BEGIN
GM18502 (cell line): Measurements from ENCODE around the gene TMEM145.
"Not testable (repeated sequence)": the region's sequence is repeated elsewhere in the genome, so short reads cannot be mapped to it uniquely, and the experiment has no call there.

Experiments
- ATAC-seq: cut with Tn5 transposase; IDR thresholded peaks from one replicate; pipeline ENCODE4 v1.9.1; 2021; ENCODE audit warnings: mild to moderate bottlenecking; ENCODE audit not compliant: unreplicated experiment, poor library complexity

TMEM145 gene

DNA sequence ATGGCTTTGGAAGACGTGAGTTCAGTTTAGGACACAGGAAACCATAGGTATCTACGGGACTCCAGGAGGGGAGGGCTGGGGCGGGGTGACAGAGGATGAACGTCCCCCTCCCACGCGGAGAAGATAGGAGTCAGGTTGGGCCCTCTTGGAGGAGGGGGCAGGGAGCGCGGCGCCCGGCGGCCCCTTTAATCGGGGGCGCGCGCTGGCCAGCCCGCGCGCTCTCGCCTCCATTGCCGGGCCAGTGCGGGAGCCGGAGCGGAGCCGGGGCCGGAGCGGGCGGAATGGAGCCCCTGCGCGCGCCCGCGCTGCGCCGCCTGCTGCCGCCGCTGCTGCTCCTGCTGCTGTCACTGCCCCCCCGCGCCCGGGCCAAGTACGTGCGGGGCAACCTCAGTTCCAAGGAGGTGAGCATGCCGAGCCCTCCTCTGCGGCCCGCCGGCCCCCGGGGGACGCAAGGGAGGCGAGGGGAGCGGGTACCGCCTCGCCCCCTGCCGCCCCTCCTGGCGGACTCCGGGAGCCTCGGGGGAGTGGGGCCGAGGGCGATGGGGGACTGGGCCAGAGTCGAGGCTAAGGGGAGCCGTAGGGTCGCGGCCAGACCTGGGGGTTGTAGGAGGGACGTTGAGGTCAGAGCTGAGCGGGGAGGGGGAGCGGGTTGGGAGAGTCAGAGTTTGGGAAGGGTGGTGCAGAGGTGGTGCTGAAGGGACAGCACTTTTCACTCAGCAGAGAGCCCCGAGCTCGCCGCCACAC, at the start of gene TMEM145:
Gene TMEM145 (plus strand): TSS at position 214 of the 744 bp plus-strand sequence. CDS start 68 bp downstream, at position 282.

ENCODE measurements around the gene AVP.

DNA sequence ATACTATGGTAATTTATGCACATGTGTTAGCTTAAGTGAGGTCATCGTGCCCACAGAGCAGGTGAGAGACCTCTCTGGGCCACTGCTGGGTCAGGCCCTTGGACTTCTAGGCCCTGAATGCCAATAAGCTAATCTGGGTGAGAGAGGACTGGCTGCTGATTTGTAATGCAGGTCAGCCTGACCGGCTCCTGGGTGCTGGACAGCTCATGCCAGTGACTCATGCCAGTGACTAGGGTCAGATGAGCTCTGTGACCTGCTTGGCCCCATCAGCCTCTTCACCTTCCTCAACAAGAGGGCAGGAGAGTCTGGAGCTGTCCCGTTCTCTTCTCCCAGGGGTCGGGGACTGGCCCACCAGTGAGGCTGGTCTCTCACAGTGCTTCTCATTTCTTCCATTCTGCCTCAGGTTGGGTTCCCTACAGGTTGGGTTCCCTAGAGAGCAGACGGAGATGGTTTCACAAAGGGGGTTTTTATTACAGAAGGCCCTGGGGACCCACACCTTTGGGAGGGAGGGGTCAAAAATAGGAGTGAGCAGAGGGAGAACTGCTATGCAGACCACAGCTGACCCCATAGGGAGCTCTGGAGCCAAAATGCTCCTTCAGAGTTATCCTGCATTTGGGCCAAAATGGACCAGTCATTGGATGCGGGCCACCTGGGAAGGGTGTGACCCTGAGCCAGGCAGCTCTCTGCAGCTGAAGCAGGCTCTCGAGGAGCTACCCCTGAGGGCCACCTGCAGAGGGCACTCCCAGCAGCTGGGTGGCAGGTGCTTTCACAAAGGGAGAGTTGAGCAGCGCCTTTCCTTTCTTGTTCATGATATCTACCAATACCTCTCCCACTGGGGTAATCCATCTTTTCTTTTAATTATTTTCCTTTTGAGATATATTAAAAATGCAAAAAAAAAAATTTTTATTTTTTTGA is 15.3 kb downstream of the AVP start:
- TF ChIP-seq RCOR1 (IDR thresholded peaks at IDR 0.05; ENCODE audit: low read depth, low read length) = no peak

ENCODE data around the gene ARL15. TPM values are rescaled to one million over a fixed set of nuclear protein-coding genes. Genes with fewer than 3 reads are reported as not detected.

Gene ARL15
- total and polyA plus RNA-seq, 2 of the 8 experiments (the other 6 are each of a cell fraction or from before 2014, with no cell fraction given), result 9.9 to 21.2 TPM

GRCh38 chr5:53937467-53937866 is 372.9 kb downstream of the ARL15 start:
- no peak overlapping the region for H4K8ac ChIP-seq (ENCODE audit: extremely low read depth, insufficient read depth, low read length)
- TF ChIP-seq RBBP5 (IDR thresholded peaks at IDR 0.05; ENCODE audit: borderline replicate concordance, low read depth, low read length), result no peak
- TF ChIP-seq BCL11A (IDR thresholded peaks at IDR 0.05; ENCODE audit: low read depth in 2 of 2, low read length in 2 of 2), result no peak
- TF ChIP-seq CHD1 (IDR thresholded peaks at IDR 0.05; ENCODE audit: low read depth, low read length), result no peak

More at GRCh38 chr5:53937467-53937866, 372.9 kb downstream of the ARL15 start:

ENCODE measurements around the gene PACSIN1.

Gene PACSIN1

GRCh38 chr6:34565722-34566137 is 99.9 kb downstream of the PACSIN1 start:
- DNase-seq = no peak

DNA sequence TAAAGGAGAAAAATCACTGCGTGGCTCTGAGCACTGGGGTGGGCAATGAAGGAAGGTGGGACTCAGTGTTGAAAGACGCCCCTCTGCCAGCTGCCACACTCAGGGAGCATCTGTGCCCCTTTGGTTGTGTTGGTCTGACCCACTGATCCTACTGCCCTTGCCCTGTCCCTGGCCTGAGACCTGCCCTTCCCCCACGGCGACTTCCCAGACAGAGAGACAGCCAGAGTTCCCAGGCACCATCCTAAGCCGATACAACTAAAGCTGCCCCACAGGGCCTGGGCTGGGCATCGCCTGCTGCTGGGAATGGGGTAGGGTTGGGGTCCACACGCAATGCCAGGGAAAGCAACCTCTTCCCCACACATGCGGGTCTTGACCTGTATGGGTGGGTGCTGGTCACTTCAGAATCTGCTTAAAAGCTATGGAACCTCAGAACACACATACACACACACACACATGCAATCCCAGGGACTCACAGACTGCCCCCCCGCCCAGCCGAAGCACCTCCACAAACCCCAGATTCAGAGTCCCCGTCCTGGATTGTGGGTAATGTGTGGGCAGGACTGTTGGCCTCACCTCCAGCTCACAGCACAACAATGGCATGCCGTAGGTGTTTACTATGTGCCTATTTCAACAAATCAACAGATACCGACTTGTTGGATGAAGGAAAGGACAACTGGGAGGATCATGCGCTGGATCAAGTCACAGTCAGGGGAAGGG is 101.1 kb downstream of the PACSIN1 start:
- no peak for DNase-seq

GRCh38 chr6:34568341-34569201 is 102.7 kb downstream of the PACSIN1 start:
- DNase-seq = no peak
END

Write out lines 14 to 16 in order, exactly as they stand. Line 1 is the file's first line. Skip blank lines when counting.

GRCh38 chr5:53937467-53937866 is 372.9 kb downstream of the ARL15 start:
- no peak overlapping the region for H4K8ac ChIP-seq (ENCODE audit: extremely low read depth, insufficient read depth, low read length)
- TF ChIP-seq RBBP5 (IDR thresholded peaks at IDR 0.05; ENCODE audit: borderline replicate concordance, low read depth, low read length), result no peak